Logan Howard, Senior Photographer

The College Board — the testing nonprofit that administers the SAT and Advanced Placement exams — announced on Jan. 19 that it will no longer offer SAT Subject Tests or the SAT Essay.

The decision came amid sharp declines in the number of standardized test takers due to the COVID-19 pandemic. As testing centers closed due to safety concerns, many colleges and universities, including Yale, became test-optional for the 2020-21 admissions cycle. A recent Politico article reported that approximately 800,000 fewer students in the high school class of 2021 took the SAT as compared to the class of 2020.

Dean of Undergraduate Admissions and Financial Aid Jeremiah Quinlan told the News that in the past, subject tests were “useful parts” of the admissions process. The admissions office, however, only used the SAT Essay occasionally, and scoring on the essay was “never really calibrated in [Yale’s] process,” according to Quinlan.

“I feel good about this change,” Quinlan told the News. “This allows for more clarity about what matters in our process and what students need to be doing. Reducing those steps, reducing those barriers in the [admissions] process is overall a good thing for students and families and for the process, and I welcome this change.”

Yale College was subject-test blind this year, meaning admissions officers did not view students’ SAT Subject Test scores at all while reviewing applications. Prior to the pandemic, subject tests were recommended but not required in the application process. Quinlan said that the office was considering bringing SAT Subject Tests back into the process next year, but the College Board made the decision for them by eliminating the test altogether.

The College Board’s elimination of subject tests went into effect immediately in the United States. Subject tests will be administered internationally two more times — in May and June of 2021 — as the subject tests are “used internationally for a wider variety of purposes,” according to the College Board. The SAT Essay will be eliminated after the June 2021 administration of the test.

In a press release, the College Board said it was eliminating subject tests due to the expansion of AP exams, which it says renders subject tests unnecessary; the SAT Essay, because there are ways to better test writing skills, including the SAT reading section and the writing and language section.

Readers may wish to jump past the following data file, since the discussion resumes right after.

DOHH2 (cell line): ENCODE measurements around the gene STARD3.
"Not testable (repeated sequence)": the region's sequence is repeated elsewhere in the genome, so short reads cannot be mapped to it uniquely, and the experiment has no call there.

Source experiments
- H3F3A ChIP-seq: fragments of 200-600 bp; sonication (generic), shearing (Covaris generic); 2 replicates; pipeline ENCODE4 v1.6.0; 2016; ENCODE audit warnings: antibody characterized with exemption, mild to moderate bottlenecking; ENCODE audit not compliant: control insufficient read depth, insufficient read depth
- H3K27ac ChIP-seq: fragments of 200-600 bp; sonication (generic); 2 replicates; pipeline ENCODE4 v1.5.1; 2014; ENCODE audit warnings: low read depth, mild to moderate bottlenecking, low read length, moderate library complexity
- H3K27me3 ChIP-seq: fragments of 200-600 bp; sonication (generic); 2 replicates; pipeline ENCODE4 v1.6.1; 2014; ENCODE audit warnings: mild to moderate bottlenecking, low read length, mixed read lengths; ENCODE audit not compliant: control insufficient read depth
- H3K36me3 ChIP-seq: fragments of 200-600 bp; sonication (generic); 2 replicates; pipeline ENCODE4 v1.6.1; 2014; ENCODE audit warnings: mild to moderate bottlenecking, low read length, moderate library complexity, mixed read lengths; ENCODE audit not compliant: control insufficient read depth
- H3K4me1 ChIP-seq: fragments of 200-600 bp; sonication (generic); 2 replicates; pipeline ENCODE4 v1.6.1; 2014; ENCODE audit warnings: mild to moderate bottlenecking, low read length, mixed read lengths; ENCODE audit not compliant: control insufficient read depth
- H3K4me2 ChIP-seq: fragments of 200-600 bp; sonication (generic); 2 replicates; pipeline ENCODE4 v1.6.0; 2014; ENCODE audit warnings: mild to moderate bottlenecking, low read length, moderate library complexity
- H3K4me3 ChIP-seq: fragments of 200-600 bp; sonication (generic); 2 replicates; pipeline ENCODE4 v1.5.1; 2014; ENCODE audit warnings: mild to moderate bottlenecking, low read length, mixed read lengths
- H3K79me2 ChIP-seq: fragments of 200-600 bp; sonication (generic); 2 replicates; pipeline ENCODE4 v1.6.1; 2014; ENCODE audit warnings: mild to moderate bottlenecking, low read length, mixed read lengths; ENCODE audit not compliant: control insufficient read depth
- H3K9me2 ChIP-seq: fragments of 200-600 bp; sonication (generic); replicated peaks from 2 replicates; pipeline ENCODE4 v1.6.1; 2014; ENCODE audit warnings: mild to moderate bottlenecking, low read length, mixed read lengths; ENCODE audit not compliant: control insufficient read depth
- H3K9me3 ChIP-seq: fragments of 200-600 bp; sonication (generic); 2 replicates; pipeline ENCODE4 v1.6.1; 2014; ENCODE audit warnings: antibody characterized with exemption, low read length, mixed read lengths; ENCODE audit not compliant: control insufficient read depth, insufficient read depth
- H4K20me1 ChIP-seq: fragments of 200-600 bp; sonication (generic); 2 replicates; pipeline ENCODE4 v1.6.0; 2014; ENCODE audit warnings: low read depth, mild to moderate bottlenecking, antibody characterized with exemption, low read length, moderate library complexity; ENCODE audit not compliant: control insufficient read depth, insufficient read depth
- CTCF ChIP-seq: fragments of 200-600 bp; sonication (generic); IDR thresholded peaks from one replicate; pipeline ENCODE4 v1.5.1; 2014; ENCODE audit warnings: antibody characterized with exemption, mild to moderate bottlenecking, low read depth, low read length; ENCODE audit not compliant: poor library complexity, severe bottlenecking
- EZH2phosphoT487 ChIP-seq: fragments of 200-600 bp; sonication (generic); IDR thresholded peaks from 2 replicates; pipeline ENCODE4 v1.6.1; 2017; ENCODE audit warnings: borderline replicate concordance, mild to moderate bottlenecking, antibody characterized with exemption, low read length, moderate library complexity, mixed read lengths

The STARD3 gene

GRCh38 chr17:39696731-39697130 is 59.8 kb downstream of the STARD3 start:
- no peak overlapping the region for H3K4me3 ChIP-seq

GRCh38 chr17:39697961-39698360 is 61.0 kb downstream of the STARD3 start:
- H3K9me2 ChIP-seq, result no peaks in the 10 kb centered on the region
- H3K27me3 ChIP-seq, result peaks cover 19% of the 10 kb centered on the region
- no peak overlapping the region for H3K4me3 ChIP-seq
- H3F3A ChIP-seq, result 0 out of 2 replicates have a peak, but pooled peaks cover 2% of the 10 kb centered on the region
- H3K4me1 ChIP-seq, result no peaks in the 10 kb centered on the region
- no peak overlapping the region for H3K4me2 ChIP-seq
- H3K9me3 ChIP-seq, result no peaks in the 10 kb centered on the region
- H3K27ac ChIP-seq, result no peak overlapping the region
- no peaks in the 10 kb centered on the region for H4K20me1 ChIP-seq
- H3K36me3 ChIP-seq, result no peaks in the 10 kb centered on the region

“As students and colleges adapt to new realities and changes to the college admissions process, the College Board is making sure our programs adapt with them,” the press release said. “The pandemic accelerated a process already underway at the College Board to reduce and simplify demands on students.”

The College Board also announced that it will invest in a “more flexible SAT” that will be “streamlined and digitally delivered.” It did not announce a timeline for the change, but cited the pandemic as the catalyst.

Bob Schaeffer, the interim executive director of FairTest — an organization that opposes the use of standardized tests in admissions — told the News that he supports the elimination of the subject tests and essay, but he thinks it was an “inevitable” business decision rather than one geared toward helping students.

Schaeffer claims that the market has rejected subject tests and the SAT Essay, with the number of schools requiring them plummeting in the last 20 years. Citing Politico’s statistics, Schaeffer said that the College Board appears to be in financial trouble due to the pandemic, and therefore had to double down on its two largest revenue-generating tests — the SAT and the AP Exams — and eliminate extraneous tests, such as the subject tests.

“You can best understand the College Board as a business whose revenues are created by marketing testing products,” Schaeffer said. “And this was a normal business cycle consolidation.”

The College Board told the News that SAT Subject Tests and the SAT Essay both have a “positive economic impact” on the organization, but that it is nonetheless making a “mission-based decision” to eliminate them.

Quinlan said he is excited about the College Board’s focus on developing a streamlined, digital version of the SAT. He said that making the SAT more flexible and inexpensive should be a key goal of the College Board.

Yale has not yet announced whether it will require standardized test scores for the 2021-22 admissions cycle, but Quinlan said the admissions office will make and announce a decision in February or March of this year.

Decisions for those who submitted the regular decision application to Yale College for the 2020-21 admissions cycle will be announced on April 6.

Amelia Davidson | amelia.davidson@yale.edu

AMELIA DAVIDSON
Amelia Davidson currently serves as University Editor for the Yale Daily News. She previously covered admissions, financial aid and alumni as a staff reporter. Originally from the Washington D.C. area, she is a sophomore in Pauli Murray College majoring in American studies.